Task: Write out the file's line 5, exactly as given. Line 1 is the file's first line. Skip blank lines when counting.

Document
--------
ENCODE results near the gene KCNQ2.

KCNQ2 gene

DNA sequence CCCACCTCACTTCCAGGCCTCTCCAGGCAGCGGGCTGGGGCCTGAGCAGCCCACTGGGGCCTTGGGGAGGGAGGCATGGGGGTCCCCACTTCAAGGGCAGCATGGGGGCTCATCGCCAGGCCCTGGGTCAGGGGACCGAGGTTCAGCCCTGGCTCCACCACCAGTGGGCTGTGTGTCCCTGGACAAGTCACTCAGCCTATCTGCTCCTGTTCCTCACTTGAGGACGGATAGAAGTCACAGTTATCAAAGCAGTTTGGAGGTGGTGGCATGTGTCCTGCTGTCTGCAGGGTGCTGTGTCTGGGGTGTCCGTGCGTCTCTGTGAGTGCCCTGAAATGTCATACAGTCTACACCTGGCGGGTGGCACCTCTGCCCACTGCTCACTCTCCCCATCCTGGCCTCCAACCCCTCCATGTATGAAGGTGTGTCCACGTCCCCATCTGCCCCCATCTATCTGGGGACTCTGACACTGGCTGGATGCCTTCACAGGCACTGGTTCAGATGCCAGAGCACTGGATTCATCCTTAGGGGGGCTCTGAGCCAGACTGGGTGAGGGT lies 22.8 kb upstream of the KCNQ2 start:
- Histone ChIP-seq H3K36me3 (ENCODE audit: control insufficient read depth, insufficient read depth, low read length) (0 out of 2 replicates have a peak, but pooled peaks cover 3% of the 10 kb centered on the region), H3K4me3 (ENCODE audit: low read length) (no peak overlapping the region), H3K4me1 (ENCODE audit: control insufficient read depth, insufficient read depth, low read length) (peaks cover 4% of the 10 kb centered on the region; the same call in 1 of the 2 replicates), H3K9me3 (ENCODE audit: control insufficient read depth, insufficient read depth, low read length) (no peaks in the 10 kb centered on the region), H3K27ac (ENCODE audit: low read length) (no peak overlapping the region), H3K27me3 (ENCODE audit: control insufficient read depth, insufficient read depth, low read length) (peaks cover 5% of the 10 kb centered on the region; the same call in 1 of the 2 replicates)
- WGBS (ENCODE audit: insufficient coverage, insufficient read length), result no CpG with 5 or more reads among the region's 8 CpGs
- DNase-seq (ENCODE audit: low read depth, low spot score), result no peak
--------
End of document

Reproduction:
- WGBS (ENCODE audit: insufficient coverage, insufficient read length), result no CpG with 5 or more reads among the region's 8 CpGs